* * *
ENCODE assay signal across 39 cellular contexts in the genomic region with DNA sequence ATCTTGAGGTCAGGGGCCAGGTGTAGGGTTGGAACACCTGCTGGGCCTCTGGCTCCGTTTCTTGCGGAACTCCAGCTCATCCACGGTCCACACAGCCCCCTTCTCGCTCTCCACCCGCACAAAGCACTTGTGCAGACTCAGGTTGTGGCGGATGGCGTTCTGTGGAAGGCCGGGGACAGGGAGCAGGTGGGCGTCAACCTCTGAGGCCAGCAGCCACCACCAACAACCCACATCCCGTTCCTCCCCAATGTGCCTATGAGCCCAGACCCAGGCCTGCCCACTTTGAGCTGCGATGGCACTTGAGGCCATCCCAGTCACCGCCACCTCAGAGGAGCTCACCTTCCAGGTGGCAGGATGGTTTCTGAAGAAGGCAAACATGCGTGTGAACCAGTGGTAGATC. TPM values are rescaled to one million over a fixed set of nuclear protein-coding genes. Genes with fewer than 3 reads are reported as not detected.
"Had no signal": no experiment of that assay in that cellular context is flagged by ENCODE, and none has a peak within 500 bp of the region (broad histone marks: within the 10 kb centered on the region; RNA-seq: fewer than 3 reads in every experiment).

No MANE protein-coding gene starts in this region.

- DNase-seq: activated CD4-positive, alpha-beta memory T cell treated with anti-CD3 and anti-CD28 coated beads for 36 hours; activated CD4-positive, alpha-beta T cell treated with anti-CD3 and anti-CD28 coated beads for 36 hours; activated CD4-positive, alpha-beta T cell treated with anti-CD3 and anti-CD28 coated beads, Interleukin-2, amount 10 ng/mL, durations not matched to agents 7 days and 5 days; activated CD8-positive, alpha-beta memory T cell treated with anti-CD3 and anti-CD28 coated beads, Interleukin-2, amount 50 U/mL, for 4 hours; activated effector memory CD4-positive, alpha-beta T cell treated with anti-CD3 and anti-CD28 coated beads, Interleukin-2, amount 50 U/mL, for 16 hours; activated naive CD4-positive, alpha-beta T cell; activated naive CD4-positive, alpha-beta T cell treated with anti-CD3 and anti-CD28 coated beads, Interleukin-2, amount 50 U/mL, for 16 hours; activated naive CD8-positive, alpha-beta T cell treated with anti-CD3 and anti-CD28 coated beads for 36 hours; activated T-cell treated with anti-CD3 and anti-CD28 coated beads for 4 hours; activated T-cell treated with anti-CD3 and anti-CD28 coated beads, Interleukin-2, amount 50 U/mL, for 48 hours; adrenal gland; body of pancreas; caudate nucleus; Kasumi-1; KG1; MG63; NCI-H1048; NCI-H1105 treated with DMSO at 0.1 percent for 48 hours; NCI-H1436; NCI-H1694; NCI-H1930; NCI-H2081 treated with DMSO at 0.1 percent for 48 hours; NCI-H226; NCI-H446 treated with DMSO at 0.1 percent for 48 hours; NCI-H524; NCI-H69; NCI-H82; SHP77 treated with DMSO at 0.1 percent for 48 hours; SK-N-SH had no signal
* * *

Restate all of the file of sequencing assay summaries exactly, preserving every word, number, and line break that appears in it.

ENCODE assay signal across 39 cellular contexts in the genomic region with DNA sequence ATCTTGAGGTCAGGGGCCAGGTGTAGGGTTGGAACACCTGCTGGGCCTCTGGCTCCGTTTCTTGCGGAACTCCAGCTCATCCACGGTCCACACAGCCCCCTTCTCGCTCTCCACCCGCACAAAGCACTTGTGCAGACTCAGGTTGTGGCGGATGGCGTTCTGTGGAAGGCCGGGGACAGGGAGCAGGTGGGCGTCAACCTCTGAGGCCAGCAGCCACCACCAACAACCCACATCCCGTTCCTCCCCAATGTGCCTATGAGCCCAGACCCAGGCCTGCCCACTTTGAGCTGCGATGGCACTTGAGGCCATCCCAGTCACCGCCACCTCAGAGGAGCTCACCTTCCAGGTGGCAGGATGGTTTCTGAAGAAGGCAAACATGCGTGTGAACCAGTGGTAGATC. TPM values are rescaled to one million over a fixed set of nuclear protein-coding genes. Genes with fewer than 3 reads are reported as not detected.
"Had no signal": no experiment of that assay in that cellular context is flagged by ENCODE, and none has a peak within 500 bp of the region (broad histone marks: within the 10 kb centered on the region; RNA-seq: fewer than 3 reads in every experiment).

No MANE protein-coding gene starts in this region.

- DNase-seq: activated CD4-positive, alpha-beta memory T cell treated with anti-CD3 and anti-CD28 coated beads for 36 hours; activated CD4-positive, alpha-beta T cell treated with anti-CD3 and anti-CD28 coated beads for 36 hours; activated CD4-positive, alpha-beta T cell treated with anti-CD3 and anti-CD28 coated beads, Interleukin-2, amount 10 ng/mL, durations not matched to agents 7 days and 5 days; activated CD8-positive, alpha-beta memory T cell treated with anti-CD3 and anti-CD28 coated beads, Interleukin-2, amount 50 U/mL, for 4 hours; activated effector memory CD4-positive, alpha-beta T cell treated with anti-CD3 and anti-CD28 coated beads, Interleukin-2, amount 50 U/mL, for 16 hours; activated naive CD4-positive, alpha-beta T cell; activated naive CD4-positive, alpha-beta T cell treated with anti-CD3 and anti-CD28 coated beads, Interleukin-2, amount 50 U/mL, for 16 hours; activated naive CD8-positive, alpha-beta T cell treated with anti-CD3 and anti-CD28 coated beads for 36 hours; activated T-cell treated with anti-CD3 and anti-CD28 coated beads for 4 hours; activated T-cell treated with anti-CD3 and anti-CD28 coated beads, Interleukin-2, amount 50 U/mL, for 48 hours; adrenal gland; body of pancreas; caudate nucleus; Kasumi-1; KG1; MG63; NCI-H1048; NCI-H1105 treated with DMSO at 0.1 percent for 48 hours; NCI-H1436; NCI-H1694; NCI-H1930; NCI-H2081 treated with DMSO at 0.1 percent for 48 hours; NCI-H226; NCI-H446 treated with DMSO at 0.1 percent for 48 hours; NCI-H524; NCI-H69; NCI-H82; SHP77 treated with DMSO at 0.1 percent for 48 hours; SK-N-SH had no signal